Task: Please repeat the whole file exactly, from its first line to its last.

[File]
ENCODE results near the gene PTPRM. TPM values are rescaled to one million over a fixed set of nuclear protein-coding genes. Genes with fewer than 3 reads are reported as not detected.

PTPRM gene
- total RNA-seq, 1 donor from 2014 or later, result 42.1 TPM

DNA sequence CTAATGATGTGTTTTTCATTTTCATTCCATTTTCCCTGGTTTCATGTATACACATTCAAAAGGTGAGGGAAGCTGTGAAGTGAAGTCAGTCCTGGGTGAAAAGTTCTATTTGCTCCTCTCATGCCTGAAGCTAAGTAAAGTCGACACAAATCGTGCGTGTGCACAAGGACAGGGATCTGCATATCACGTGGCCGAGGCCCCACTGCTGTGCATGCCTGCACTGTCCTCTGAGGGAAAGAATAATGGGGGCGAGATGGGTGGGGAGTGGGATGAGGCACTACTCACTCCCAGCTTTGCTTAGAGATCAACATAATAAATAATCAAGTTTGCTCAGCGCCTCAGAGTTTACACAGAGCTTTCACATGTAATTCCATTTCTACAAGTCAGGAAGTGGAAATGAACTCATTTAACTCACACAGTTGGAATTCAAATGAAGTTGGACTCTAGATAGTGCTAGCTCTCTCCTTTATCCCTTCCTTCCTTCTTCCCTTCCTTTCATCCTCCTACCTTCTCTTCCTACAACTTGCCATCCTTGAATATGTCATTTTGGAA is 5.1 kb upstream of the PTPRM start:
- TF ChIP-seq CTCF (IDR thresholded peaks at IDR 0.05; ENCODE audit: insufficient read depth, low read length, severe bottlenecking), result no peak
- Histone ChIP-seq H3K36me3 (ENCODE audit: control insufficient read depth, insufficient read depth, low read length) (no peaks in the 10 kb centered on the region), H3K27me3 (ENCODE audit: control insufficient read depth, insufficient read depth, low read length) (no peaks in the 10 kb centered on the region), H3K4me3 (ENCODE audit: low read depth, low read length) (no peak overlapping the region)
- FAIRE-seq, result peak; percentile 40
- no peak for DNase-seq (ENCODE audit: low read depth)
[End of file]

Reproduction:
ENCODE results near the gene PTPRM. TPM values are rescaled to one million over a fixed set of nuclear protein-coding genes. Genes with fewer than 3 reads are reported as not detected.

PTPRM gene
- total RNA-seq, 1 donor from 2014 or later, result 42.1 TPM

DNA sequence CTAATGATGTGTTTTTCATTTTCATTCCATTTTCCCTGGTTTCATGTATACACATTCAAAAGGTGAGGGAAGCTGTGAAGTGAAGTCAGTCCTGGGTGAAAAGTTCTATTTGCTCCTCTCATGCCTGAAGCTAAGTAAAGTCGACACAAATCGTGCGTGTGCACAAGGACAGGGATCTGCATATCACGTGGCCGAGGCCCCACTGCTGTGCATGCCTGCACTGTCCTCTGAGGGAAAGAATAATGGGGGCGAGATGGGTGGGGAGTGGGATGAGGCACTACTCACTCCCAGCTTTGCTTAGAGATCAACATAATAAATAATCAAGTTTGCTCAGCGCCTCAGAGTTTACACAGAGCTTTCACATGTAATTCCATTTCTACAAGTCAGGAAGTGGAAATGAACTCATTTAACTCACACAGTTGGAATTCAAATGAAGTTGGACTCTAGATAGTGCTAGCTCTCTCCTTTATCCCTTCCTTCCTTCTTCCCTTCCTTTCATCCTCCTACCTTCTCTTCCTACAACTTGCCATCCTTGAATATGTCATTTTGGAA is 5.1 kb upstream of the PTPRM start:
- TF ChIP-seq CTCF (IDR thresholded peaks at IDR 0.05; ENCODE audit: insufficient read depth, low read length, severe bottlenecking), result no peak
- Histone ChIP-seq H3K36me3 (ENCODE audit: control insufficient read depth, insufficient read depth, low read length) (no peaks in the 10 kb centered on the region), H3K27me3 (ENCODE audit: control insufficient read depth, insufficient read depth, low read length) (no peaks in the 10 kb centered on the region), H3K4me3 (ENCODE audit: low read depth, low read length) (no peak overlapping the region)
- FAIRE-seq, result peak; percentile 40
- no peak for DNase-seq (ENCODE audit: low read depth)